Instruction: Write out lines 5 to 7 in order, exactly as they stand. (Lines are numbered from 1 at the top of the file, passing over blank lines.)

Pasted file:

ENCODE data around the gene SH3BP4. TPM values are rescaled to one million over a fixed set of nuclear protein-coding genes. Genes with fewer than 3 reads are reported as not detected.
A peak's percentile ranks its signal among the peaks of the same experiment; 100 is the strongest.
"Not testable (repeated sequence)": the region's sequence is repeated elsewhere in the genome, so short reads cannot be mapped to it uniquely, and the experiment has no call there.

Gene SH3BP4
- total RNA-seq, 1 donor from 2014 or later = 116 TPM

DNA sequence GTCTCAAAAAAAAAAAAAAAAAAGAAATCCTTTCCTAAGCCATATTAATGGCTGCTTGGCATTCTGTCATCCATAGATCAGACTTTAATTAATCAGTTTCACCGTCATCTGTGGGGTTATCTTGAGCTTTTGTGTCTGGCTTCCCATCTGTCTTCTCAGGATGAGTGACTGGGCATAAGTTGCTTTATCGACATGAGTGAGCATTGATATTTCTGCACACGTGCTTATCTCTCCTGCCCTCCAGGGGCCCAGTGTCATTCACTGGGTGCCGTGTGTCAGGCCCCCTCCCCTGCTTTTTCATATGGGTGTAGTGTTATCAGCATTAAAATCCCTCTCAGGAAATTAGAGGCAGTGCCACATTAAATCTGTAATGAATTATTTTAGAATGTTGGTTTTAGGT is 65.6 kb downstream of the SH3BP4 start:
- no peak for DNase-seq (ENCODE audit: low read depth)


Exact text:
- total RNA-seq, 1 donor from 2014 or later = 116 TPM

DNA sequence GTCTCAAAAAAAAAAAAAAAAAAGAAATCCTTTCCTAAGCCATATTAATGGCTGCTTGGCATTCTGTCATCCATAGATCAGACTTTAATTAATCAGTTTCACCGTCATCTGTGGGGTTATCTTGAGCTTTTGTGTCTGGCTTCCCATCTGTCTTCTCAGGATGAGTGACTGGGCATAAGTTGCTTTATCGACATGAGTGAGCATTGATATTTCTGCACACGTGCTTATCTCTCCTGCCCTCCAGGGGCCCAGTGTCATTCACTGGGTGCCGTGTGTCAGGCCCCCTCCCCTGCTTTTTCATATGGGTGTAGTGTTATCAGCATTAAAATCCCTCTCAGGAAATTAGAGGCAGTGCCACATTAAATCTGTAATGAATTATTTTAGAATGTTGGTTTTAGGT is 65.6 kb downstream of the SH3BP4 start:
- no peak for DNase-seq (ENCODE audit: low read depth)